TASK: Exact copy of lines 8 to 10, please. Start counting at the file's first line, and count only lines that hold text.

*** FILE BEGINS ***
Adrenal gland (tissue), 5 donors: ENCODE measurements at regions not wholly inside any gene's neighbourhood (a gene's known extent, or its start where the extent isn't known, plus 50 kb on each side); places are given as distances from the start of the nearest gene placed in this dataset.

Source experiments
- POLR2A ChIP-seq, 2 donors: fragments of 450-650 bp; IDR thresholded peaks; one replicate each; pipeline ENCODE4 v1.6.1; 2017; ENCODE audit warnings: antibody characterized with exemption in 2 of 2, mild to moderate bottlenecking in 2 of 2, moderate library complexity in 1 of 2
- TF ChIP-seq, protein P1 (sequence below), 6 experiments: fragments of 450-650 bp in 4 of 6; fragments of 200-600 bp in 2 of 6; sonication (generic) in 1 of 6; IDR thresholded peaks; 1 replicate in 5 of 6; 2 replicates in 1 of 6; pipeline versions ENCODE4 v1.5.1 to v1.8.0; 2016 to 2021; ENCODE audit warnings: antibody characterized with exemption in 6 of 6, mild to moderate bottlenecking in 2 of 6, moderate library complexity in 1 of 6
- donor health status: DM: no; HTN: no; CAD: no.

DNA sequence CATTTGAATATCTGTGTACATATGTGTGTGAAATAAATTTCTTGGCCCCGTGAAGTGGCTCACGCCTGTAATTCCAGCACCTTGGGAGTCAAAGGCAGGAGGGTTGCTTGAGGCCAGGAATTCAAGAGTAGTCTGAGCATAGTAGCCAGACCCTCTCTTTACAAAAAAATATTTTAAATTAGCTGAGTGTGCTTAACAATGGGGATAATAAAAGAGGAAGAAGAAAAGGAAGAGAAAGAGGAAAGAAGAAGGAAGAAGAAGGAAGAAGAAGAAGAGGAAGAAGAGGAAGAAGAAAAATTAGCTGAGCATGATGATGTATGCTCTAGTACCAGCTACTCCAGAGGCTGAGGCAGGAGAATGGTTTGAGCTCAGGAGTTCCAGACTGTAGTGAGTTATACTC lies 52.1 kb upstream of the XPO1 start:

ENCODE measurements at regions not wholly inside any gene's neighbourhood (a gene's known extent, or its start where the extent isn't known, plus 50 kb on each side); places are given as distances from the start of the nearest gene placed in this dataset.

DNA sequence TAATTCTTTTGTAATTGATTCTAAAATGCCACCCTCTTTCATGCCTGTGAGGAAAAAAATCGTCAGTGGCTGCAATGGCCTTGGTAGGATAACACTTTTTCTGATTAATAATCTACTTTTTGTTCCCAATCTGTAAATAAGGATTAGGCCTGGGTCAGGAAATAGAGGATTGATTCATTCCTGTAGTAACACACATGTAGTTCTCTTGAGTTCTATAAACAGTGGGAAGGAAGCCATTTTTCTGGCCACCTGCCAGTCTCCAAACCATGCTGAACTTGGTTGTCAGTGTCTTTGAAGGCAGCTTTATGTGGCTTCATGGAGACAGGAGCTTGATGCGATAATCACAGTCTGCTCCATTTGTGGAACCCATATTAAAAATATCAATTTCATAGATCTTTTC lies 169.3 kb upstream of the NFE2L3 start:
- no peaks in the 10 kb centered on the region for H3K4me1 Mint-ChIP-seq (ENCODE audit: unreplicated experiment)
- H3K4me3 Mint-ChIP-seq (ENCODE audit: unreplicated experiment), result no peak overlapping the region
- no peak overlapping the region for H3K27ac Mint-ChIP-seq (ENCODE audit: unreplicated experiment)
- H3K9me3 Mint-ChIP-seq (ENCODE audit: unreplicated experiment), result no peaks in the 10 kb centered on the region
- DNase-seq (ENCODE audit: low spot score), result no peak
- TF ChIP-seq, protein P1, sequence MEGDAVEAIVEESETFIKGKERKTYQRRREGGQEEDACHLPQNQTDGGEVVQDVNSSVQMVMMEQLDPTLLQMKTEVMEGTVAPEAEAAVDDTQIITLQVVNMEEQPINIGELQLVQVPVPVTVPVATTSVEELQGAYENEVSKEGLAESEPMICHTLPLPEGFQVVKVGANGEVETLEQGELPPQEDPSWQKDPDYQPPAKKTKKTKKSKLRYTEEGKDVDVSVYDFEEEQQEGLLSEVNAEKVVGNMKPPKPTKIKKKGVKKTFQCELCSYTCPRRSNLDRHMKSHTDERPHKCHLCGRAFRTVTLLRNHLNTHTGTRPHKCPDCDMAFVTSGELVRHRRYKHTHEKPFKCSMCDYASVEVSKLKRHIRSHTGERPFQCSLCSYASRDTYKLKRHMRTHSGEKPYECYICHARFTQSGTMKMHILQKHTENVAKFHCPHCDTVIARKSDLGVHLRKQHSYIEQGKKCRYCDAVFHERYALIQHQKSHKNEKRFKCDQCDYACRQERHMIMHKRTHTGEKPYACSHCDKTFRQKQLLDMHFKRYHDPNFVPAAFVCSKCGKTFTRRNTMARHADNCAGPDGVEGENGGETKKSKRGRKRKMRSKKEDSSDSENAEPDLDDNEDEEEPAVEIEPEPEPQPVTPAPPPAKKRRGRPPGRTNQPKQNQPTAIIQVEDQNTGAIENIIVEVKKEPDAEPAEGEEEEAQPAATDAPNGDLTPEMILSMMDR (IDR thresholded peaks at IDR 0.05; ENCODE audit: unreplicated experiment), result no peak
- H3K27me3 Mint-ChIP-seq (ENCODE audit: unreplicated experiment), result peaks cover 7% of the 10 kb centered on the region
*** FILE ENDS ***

DNA sequence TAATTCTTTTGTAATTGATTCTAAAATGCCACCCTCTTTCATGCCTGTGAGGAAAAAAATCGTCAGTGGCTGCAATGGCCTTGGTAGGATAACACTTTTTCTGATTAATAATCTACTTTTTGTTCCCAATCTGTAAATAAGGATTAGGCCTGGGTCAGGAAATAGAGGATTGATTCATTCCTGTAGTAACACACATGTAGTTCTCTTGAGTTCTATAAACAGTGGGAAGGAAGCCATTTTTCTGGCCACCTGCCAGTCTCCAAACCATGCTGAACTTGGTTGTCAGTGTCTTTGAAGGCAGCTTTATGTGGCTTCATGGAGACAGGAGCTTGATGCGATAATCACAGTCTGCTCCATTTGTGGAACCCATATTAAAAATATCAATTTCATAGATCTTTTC lies 169.3 kb upstream of the NFE2L3 start:
- no peaks in the 10 kb centered on the region for H3K4me1 Mint-ChIP-seq (ENCODE audit: unreplicated experiment)
- H3K4me3 Mint-ChIP-seq (ENCODE audit: unreplicated experiment), result no peak overlapping the region